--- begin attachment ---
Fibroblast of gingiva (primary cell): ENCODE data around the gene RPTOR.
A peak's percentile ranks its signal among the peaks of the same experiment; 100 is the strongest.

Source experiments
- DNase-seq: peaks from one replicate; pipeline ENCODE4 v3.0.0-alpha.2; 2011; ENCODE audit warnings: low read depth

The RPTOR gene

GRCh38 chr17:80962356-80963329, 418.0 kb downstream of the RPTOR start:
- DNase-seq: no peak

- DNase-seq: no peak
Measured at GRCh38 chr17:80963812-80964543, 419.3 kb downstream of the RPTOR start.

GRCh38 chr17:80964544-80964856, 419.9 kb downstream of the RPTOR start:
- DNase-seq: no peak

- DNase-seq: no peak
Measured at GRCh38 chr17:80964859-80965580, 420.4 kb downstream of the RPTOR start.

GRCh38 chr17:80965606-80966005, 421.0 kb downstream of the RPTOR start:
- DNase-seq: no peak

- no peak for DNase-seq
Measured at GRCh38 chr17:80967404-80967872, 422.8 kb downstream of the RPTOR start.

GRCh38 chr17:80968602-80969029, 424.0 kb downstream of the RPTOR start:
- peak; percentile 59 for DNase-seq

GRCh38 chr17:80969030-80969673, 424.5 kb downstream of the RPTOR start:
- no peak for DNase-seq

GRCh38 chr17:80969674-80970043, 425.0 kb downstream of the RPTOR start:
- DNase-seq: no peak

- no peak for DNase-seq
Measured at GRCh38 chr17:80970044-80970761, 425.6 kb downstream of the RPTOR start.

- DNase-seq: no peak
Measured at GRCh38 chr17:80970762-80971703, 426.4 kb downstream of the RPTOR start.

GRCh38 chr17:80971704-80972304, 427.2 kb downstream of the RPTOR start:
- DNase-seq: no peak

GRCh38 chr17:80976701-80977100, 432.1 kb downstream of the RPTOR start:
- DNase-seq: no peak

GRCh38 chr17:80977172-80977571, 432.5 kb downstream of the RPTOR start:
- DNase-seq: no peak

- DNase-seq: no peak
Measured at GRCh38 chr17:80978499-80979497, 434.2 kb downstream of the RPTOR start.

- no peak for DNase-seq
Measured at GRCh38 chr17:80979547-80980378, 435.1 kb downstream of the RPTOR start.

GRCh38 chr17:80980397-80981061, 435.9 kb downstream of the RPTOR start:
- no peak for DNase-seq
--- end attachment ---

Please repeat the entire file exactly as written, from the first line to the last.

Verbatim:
Fibroblast of gingiva (primary cell): ENCODE data around the gene RPTOR.
A peak's percentile ranks its signal among the peaks of the same experiment; 100 is the strongest.

Source experiments
- DNase-seq: peaks from one replicate; pipeline ENCODE4 v3.0.0-alpha.2; 2011; ENCODE audit warnings: low read depth

The RPTOR gene

GRCh38 chr17:80962356-80963329, 418.0 kb downstream of the RPTOR start:
- DNase-seq: no peak

- DNase-seq: no peak
Measured at GRCh38 chr17:80963812-80964543, 419.3 kb downstream of the RPTOR start.

GRCh38 chr17:80964544-80964856, 419.9 kb downstream of the RPTOR start:
- DNase-seq: no peak

- DNase-seq: no peak
Measured at GRCh38 chr17:80964859-80965580, 420.4 kb downstream of the RPTOR start.

GRCh38 chr17:80965606-80966005, 421.0 kb downstream of the RPTOR start:
- DNase-seq: no peak

- no peak for DNase-seq
Measured at GRCh38 chr17:80967404-80967872, 422.8 kb downstream of the RPTOR start.

GRCh38 chr17:80968602-80969029, 424.0 kb downstream of the RPTOR start:
- peak; percentile 59 for DNase-seq

GRCh38 chr17:80969030-80969673, 424.5 kb downstream of the RPTOR start:
- no peak for DNase-seq

GRCh38 chr17:80969674-80970043, 425.0 kb downstream of the RPTOR start:
- DNase-seq: no peak

- no peak for DNase-seq
Measured at GRCh38 chr17:80970044-80970761, 425.6 kb downstream of the RPTOR start.

- DNase-seq: no peak
Measured at GRCh38 chr17:80970762-80971703, 426.4 kb downstream of the RPTOR start.

GRCh38 chr17:80971704-80972304, 427.2 kb downstream of the RPTOR start:
- DNase-seq: no peak

GRCh38 chr17:80976701-80977100, 432.1 kb downstream of the RPTOR start:
- DNase-seq: no peak

GRCh38 chr17:80977172-80977571, 432.5 kb downstream of the RPTOR start:
- DNase-seq: no peak

- DNase-seq: no peak
Measured at GRCh38 chr17:80978499-80979497, 434.2 kb downstream of the RPTOR start.

- no peak for DNase-seq
Measured at GRCh38 chr17:80979547-80980378, 435.1 kb downstream of the RPTOR start.

GRCh38 chr17:80980397-80981061, 435.9 kb downstream of the RPTOR start:
- no peak for DNase-seq